The right approach to network monitoring and analysis can make all the difference in cutting costs and improving ROI across your business. That’s why the market for network analytics is worth over $3 billion.
The “why” is clear. Maximizing visibility into network usage and performance will help you improve data security, troubleshoot issues more efficiently, and adapt to new business demands faster. What isn’t often discussed is the “how”— that’s where metadata comes into play.
While full packet capture is the right choice for some applications and it is critical for total network visibility, it is not practical or productive for others. Metadata-based tools can be used to quickly visualize network behavior and correlate issues to specific applications or data sources.
Rather than always relying on full packet capture, protocols like NetFlow and IPFIX can generate valuable metadata for less-intensive network monitoring. This metadata is similar to how your phone bill shows your calls, displaying the source, destination and volume rather than showing the actual content of the conversations. With this information, you can gain useful insights at a lower impact on your network management strategy. But which approach or metadata protocol is right for your network monitoring needs?
What Is NetFlow Used for in Metadata Generation?
NetFlow enables you to create a picture of behavior across your network. Using NetFlow, you are able to inspect packets to determine source IP addresses, destination IP addresses, source ports, destination ports, input interfaces, and more.
The protocol was invented by Cisco and released on their devices in 1996. At the time, it was limited to IPv4, and just a few data fields. Over the years, newer versions expanded it to support more use cases such as IPv6, MPLS, and numerous others and has been adopted as an industry standard, supported by many devices and monitoring tool vendors.
There are many advantages to using NetFlow for managing metadata. One main benefit is that you can visualize traffic patterns so that NetOps and SecOps teams can see application usage history and user access. NetFlow also supports more effective planning by helping you anticipate the need for growth and map upgrades accordingly. It also helps you determine how to prioritize traffic. As for network security, NetFlow provides insight into anomalies that could indicate data breaches.
Usually, there are devices sending metadata about traffic observed at the measuring point to a monitoring tool normally referred to as a flow or Netflow collector. Originally, the measurement point was a Cisco router interface, sending reports about source-destination-protocol tuples. This forced IT professionals to choose between impacting performance on the device or increasing visibility. Nowadays the collection point ability has expanded to support different devices that observe the traffic. This advancement saves the routers from unnecessary performance costs, while optimizing data management.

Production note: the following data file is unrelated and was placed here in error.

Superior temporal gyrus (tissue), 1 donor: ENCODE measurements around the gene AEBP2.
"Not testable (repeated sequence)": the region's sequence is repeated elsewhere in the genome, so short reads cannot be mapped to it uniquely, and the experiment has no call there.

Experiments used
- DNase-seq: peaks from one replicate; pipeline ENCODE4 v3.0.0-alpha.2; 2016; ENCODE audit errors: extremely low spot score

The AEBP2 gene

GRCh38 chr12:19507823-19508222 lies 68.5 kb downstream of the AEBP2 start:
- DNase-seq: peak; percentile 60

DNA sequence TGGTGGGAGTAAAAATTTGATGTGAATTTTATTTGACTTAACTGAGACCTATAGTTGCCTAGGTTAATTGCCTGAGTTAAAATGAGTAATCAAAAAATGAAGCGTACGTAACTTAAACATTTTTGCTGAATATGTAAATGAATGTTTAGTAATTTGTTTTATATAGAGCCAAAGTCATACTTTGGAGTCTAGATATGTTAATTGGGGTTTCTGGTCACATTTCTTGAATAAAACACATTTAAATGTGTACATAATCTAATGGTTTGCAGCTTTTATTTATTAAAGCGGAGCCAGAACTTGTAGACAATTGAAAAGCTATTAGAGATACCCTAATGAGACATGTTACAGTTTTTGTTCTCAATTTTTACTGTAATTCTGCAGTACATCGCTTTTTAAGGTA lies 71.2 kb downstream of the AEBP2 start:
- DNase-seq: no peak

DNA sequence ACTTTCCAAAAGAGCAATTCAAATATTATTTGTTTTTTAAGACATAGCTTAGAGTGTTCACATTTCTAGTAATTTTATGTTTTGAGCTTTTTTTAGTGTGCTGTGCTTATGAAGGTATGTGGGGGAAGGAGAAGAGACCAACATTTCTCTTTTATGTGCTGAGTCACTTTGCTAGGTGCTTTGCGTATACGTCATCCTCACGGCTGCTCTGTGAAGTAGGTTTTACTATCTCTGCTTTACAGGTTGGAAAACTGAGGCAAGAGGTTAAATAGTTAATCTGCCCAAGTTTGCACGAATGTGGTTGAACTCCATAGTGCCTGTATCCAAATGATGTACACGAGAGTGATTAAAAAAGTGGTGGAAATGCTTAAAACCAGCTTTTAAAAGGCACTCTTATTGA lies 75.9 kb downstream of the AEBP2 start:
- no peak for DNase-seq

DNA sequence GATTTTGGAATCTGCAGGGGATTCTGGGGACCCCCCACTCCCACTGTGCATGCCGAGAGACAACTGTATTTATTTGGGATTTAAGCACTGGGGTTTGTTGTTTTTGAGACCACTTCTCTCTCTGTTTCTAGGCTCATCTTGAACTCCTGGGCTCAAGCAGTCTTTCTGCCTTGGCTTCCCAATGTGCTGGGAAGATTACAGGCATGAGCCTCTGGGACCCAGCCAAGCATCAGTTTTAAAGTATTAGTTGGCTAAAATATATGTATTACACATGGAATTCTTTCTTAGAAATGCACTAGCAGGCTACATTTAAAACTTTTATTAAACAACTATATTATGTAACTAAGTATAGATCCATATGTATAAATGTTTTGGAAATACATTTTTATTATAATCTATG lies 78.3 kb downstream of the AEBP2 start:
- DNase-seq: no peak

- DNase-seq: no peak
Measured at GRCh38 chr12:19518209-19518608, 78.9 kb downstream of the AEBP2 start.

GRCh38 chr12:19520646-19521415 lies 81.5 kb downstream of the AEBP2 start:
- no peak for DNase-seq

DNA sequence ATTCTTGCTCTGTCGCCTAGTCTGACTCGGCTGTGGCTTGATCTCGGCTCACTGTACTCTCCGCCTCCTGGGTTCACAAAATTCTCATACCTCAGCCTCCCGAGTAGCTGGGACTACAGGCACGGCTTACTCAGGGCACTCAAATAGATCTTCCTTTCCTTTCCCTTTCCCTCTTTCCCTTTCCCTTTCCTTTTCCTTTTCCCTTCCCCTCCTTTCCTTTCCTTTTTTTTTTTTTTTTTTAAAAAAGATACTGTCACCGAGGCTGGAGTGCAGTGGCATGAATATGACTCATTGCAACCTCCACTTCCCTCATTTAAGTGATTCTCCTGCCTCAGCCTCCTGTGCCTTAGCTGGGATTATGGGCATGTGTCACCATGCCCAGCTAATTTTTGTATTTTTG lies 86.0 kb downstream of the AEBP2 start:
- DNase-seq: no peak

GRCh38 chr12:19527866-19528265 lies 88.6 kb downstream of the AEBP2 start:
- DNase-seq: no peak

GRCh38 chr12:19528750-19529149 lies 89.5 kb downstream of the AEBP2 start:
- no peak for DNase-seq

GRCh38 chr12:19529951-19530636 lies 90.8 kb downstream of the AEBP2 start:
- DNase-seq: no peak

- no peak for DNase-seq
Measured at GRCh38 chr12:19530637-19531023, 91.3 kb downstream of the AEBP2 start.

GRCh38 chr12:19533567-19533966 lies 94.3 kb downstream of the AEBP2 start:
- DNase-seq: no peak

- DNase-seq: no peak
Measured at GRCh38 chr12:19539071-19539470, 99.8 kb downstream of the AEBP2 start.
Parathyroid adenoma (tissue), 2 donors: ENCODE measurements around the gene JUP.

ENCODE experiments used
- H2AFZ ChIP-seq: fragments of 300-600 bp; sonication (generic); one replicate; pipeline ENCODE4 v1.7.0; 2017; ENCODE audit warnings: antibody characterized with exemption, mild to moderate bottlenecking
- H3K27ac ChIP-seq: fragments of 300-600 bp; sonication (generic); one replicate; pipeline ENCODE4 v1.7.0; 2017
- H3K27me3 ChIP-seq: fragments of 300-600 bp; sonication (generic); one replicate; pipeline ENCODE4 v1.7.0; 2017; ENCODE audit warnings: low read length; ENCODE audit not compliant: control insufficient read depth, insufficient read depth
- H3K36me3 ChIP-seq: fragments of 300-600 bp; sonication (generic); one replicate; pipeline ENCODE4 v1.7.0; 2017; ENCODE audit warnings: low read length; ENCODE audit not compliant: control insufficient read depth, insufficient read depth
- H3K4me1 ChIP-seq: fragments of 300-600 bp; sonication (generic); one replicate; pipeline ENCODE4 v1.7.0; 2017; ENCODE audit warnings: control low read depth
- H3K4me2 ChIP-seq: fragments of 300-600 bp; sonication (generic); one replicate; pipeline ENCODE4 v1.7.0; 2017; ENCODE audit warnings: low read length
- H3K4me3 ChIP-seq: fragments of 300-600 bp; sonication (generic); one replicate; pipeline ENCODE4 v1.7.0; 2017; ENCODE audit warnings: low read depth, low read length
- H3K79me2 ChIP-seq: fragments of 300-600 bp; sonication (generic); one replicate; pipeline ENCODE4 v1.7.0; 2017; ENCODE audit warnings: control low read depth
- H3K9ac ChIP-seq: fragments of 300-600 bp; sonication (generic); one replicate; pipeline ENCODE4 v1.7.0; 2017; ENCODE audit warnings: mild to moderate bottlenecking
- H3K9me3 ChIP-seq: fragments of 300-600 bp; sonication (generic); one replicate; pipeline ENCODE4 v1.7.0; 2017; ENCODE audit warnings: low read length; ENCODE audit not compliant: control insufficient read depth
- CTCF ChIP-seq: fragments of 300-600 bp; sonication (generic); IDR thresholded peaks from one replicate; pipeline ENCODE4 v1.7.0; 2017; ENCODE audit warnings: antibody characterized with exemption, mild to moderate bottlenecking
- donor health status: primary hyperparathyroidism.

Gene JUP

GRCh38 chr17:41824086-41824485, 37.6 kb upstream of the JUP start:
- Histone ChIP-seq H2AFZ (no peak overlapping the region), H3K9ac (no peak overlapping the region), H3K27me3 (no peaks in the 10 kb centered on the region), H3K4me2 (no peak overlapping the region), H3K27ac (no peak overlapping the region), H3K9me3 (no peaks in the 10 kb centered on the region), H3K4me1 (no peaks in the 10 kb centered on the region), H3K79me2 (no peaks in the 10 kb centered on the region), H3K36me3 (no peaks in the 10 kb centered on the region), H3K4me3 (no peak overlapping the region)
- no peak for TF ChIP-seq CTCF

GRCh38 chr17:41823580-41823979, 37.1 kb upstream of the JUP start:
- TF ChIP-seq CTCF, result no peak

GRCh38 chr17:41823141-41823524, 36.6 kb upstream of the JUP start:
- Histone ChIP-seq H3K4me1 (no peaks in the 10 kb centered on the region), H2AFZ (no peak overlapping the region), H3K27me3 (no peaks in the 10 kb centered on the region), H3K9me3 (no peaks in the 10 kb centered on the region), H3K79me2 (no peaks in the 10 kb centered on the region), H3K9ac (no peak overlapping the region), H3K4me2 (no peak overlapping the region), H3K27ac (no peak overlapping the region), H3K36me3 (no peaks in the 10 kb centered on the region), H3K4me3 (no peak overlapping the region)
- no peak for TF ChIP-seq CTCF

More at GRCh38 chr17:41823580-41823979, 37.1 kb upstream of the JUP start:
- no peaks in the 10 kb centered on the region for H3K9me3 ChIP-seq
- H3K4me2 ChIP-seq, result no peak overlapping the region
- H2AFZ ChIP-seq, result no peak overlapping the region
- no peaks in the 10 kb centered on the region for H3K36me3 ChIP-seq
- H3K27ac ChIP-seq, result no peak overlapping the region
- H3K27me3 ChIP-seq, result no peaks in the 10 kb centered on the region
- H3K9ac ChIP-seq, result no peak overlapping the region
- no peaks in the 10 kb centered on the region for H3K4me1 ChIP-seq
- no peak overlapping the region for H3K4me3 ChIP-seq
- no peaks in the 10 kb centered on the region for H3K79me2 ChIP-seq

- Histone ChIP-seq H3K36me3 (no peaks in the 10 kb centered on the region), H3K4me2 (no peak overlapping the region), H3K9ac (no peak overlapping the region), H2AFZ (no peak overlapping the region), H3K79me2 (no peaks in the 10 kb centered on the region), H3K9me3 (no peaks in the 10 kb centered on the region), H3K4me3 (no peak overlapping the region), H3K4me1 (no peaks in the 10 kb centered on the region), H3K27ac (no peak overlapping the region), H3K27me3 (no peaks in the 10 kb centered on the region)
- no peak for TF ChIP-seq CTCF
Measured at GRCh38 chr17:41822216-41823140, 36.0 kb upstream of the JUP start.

What Is IPFIX Used for in Metadata Generation?
The IP Flow Information Export (IPFIX) protocol was derived from NetFlow V9. As such, IPFIX is very similar to NetFlow in that it allows you to collect flow data from switches and routers.
Two of the most important features of IPFIX are that its protocol allows:
- Custom input of vendor IDs to allow proprietary information to be placed in a flow, exporting all kinds of information without the need for syslog or SNMP collection.
- Variable length fields for exporting HTTP hosts, URLs, and messages.
The IPFIX protocol was released by the IETF in 2013, and it is just starting to catch up. If you want to maximize network visibility and generate the most valuable insights possible, you need to know the differences between IPFIX and NetFlow so you can choose your best option for the task at hand.
IPFIX vs. NetFlow for Network Monitoring and Analysis
The most critical difference between IPFIX and NetFlow lies in flexibility and interoperability.
Because NetFlow is managed by Cisco, you are limited in monitoring and analyzing your network by their protocol definition. IPFIX, on the other hand, is designed to avoid these issues, providing more universal support for exporting data to collectors. There are workarounds in NetFlow to increase flexibility—most notably Flexible NetFlow, but it’s important to understand that there will still be barriers which are avoided when using a flexible protocol, like IPFIX.
Another key difference for IPFIX users that unlike NetFlow, the variable-length fields in IPFIX provide access to additional types of information, including messages, HTTP hosts, and URLs which provide valuable and actionable insight into network behavior.
Furthermore, it is important to consider the application(s) collecting the NetFlow metadata. Ultimately, you need to ensure that the metadata is in a format that your Network Management Tool and NetFlow collector can interpret with visualizations needed for clarifying how to optimize and protect your network.
There’s no denying that both protocols play similar roles in generating metadata for network monitoring and analysis. However, with the right partner, you can decide which approach is best for your specific monitoring needs.
Learn to Handle Metadata on Your Network
Metadata is the key to unlocking valuable insights about your network behavior. From application performance to security vulnerabilities, user access behavior, and root cause analysis, metadata gives you the information necessary to keep your network running smoothly.
Getting the most out of IPFIX and NetFlow (or even deciding between the two for your own network monitoring strategy) can be easier said than done.
To learn more about how to best handle your metadata needs, contact us today and find out how we can help maximize your visibility, decrease your costs, and improve ROI across your network.